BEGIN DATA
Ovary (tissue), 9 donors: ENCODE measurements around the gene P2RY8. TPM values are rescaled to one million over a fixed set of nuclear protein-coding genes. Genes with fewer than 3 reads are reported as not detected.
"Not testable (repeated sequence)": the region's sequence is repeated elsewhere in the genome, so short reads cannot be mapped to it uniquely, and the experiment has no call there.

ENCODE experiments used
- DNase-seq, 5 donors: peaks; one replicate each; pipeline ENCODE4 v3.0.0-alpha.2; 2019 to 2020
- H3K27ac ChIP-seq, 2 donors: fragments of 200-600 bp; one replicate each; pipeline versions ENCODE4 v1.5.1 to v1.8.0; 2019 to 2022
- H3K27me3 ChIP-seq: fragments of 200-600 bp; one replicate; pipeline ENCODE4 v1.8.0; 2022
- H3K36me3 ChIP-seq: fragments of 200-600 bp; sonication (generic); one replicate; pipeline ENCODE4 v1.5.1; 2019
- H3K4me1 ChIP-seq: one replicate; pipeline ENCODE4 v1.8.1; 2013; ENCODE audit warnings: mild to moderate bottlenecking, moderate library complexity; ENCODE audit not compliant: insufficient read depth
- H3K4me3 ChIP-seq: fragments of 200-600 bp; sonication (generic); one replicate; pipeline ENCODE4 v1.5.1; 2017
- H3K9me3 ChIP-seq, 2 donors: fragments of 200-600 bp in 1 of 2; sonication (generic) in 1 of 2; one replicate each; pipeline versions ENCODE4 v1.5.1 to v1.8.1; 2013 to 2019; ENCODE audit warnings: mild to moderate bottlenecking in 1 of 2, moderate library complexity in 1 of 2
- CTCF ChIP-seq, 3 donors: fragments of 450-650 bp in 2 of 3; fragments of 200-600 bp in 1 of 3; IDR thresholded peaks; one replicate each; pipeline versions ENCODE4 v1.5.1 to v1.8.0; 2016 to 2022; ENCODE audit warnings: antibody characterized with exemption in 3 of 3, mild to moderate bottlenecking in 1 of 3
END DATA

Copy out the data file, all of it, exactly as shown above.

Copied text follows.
Ovary (tissue), 9 donors: ENCODE measurements around the gene P2RY8. TPM values are rescaled to one million over a fixed set of nuclear protein-coding genes. Genes with fewer than 3 reads are reported as not detected.
"Not testable (repeated sequence)": the region's sequence is repeated elsewhere in the genome, so short reads cannot be mapped to it uniquely, and the experiment has no call there.

ENCODE experiments used
- DNase-seq, 5 donors: peaks; one replicate each; pipeline ENCODE4 v3.0.0-alpha.2; 2019 to 2020
- H3K27ac ChIP-seq, 2 donors: fragments of 200-600 bp; one replicate each; pipeline versions ENCODE4 v1.5.1 to v1.8.0; 2019 to 2022
- H3K27me3 ChIP-seq: fragments of 200-600 bp; one replicate; pipeline ENCODE4 v1.8.0; 2022
- H3K36me3 ChIP-seq: fragments of 200-600 bp; sonication (generic); one replicate; pipeline ENCODE4 v1.5.1; 2019
- H3K4me1 ChIP-seq: one replicate; pipeline ENCODE4 v1.8.1; 2013; ENCODE audit warnings: mild to moderate bottlenecking, moderate library complexity; ENCODE audit not compliant: insufficient read depth
- H3K4me3 ChIP-seq: fragments of 200-600 bp; sonication (generic); one replicate; pipeline ENCODE4 v1.5.1; 2017
- H3K9me3 ChIP-seq, 2 donors: fragments of 200-600 bp in 1 of 2; sonication (generic) in 1 of 2; one replicate each; pipeline versions ENCODE4 v1.5.1 to v1.8.1; 2013 to 2019; ENCODE audit warnings: mild to moderate bottlenecking in 1 of 2, moderate library complexity in 1 of 2
- CTCF ChIP-seq, 3 donors: fragments of 450-650 bp in 2 of 3; fragments of 200-600 bp in 1 of 3; IDR thresholded peaks; one replicate each; pipeline versions ENCODE4 v1.5.1 to v1.8.0; 2016 to 2022; ENCODE audit warnings: antibody characterized with exemption in 3 of 3, mild to moderate bottlenecking in 1 of 3